At the heart of our business has always been a landrace seed project, a dynamic community of organic farmers, and a craft mill where everything comes full circle. So it is with great excitement That Farm and Sparrow is expanding upon its vision to bring ancient seeds, organic agriculture and craft milling together in collaboration with the most talented chefs, bakers, brewers, and baristas in our region.
Farm and Sparrow began in 2006 as the baking and milling project of David Bauer. A midwestern native, Bauer's foray into baking began with his informal apprenticeship with famed oven mason Alan Scott, who introduced him to the principals of naturally leavened bread made from fresh-milled flour, baked in a wood-fired oven. Over 4 years, he built wood-fired ovens with Scott while developing his baking and culinary skills, eventually travelling to the French Alps to learn from the pioneers of his tradition.
Bauer moved south to Marshall, NC at the age of 26 to begin an experimental bakery in the space belonging to Jen Lapidus of Natural Bridge Bakery. Shortly after arriving, enchanted by the small farms around the mountains, he began working with local growers to figure out which types of heritage wheat, rye, and corn could be grown organically in the southern mountains. He also began growing out small plots of historical grains to begin the process of creating local landraces from ancient varieties.
In 2009, Bauer built out a permanent bakery complete with a new mill and one of the first Turtlerock brick ovens, built by Antoine Guerlain. In this space, he realized the vision of baking bread entirely from locally grown grain, all milled in house, and fermented with native yeast.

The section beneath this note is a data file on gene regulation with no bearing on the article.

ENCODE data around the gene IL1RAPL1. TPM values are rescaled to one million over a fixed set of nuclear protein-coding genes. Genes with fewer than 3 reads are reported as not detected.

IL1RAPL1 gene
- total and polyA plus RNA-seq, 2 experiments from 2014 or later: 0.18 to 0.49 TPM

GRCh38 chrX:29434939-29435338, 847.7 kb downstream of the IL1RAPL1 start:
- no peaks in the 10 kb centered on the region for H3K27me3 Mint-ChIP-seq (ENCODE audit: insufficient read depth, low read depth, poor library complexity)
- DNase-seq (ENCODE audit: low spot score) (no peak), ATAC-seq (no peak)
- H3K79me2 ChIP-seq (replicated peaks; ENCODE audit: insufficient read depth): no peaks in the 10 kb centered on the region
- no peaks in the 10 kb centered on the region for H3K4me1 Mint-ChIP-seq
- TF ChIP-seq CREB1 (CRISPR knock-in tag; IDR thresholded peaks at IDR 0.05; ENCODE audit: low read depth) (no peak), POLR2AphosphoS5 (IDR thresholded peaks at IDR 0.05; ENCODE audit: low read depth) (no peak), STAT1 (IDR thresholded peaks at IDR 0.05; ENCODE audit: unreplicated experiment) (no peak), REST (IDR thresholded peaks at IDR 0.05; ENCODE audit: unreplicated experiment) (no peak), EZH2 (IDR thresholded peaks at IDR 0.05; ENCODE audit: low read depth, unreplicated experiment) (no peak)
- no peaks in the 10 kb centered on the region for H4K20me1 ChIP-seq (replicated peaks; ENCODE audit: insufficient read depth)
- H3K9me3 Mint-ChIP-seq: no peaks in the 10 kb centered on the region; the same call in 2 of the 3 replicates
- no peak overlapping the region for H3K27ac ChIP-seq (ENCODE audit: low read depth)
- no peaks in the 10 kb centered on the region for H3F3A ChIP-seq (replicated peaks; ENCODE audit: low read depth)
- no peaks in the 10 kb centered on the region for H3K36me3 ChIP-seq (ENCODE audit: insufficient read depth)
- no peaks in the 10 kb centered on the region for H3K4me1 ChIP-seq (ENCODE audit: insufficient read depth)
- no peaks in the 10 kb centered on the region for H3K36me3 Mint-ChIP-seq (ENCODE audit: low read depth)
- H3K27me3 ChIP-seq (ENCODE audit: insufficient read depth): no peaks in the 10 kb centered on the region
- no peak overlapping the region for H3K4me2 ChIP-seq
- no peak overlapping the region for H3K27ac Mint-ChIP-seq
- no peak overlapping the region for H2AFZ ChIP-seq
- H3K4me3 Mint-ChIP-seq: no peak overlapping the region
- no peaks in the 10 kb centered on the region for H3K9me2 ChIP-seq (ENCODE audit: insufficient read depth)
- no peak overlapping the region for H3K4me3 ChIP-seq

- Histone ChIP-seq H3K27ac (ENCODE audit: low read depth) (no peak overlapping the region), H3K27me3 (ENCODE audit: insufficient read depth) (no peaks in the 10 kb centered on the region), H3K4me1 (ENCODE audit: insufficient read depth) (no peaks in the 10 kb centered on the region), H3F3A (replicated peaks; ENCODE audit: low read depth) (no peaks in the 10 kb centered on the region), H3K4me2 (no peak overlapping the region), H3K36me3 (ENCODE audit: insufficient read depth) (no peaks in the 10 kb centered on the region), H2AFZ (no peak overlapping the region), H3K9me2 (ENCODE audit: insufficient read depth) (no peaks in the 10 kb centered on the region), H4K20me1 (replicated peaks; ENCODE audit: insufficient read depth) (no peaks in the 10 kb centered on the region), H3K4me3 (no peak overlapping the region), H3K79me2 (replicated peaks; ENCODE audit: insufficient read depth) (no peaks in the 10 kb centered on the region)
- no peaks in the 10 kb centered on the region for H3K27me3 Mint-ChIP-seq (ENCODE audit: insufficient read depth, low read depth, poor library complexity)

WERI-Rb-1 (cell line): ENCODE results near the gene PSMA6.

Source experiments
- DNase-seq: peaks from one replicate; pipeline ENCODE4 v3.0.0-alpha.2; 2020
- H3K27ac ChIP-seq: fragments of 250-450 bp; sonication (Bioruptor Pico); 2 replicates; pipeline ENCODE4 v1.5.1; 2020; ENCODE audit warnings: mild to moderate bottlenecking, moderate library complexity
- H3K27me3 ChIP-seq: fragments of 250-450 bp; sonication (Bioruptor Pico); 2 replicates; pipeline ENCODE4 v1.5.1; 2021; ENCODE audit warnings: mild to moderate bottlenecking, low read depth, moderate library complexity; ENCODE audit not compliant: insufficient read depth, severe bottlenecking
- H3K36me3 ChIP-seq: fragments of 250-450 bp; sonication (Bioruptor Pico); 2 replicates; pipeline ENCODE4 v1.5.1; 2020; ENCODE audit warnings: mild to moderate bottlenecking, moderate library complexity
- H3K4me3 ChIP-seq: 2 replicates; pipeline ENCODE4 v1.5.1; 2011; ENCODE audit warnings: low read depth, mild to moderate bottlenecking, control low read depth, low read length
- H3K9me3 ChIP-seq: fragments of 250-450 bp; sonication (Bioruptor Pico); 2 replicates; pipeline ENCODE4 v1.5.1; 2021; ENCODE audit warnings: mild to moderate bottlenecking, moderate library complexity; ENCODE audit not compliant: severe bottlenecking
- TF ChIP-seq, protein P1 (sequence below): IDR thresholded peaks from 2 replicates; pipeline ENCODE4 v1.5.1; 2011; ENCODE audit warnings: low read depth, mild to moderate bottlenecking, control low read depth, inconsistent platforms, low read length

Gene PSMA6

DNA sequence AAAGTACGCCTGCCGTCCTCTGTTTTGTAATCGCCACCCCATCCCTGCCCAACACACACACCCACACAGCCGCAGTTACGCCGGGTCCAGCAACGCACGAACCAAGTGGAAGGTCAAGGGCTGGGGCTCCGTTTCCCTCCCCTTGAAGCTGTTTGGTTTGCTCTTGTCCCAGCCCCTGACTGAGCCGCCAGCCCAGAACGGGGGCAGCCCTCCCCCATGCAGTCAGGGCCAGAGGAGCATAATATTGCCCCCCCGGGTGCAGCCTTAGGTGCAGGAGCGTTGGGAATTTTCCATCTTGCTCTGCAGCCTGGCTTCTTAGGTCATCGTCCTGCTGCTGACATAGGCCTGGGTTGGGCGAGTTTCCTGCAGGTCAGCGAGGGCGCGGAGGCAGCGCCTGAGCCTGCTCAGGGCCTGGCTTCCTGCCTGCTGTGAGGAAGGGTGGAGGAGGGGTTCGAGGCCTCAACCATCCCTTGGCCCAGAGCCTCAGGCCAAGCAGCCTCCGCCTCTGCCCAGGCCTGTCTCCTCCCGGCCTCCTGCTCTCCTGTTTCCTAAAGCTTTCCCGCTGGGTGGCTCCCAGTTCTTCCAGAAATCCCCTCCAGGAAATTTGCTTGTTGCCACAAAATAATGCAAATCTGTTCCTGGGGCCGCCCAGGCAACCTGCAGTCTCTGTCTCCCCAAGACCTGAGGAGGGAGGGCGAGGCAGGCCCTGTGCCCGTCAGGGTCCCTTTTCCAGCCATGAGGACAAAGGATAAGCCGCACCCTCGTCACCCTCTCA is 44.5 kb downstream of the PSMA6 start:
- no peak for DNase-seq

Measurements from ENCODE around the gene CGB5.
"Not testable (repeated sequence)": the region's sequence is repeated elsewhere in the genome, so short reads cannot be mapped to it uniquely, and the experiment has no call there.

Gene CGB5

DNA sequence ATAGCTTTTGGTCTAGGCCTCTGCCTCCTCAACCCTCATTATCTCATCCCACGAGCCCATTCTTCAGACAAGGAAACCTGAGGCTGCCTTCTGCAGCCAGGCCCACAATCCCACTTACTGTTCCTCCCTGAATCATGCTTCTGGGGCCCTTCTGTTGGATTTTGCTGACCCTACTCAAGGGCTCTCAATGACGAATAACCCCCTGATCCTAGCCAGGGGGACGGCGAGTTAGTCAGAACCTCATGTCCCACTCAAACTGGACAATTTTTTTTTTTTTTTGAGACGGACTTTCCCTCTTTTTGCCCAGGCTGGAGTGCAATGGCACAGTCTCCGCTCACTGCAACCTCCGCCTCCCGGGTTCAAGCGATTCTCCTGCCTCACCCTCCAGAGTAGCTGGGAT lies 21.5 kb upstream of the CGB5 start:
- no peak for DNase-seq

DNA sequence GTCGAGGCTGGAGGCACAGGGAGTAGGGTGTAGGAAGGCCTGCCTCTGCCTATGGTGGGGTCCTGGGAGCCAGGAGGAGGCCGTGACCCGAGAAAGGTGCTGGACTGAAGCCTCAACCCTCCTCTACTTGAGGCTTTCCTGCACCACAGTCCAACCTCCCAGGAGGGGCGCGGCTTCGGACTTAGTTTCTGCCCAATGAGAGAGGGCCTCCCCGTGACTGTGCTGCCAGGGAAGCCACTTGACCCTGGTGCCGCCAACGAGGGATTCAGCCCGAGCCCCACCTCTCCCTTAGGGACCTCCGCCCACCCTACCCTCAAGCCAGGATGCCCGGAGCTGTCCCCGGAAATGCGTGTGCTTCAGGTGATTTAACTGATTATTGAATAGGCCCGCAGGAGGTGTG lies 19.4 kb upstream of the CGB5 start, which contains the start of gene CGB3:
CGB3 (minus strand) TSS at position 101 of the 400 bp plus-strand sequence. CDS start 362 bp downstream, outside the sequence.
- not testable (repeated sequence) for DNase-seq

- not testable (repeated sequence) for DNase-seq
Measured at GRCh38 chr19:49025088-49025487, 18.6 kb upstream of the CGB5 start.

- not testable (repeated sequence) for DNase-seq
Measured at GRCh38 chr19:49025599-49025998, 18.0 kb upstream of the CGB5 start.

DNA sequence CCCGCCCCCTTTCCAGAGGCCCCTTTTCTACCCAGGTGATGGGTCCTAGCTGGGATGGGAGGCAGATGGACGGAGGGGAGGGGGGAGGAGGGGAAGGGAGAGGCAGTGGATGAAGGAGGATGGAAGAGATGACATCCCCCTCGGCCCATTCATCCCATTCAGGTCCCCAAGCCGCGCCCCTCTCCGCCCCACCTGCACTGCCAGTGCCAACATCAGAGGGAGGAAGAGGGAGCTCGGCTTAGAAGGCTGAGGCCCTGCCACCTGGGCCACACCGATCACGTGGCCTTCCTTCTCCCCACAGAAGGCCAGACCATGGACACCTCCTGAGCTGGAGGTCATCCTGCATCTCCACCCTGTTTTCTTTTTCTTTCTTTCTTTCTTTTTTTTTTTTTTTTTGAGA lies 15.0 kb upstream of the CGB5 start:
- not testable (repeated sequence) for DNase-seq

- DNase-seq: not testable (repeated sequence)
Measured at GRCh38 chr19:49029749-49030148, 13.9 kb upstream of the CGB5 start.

In 2013, hoping to expand upon this vision, Bauer collaborated with chef Brendan Reusing to open All Souls Pizza, where a menu was built around his landrace grains and flours. His work with All Souls was featured in the New York Times.
Farm and Sparrow has been featured in publications around the world. Food and Wine included them in a list of the world's best bakeries. Its work paved the way for a new generation of farmers, millers, and bakers. Bauer was nominated for a James Beard award in 2017.
In 2018, Bauer made the decision to close his bakery so that Farm and Sparrow could dedicate itself fully to developing grain terroir through landrace farming, seed restoration and culinary collaboration. The mill is now located in the Appalachian mountains at a 100 year old chapel that Bauer and his family have restored. Farm and Sparrow is currently developing seed and milling grain for 33 varieties of grains and legumes, many of which are new local landraces from ancient seed. At the core of the mill is the belief that to truly respect a grain is to provide an environment where it can continue to evolve and express itself, rather than to preserve as a historical entity. Only through this process can our agricultural and culinary heritage live on.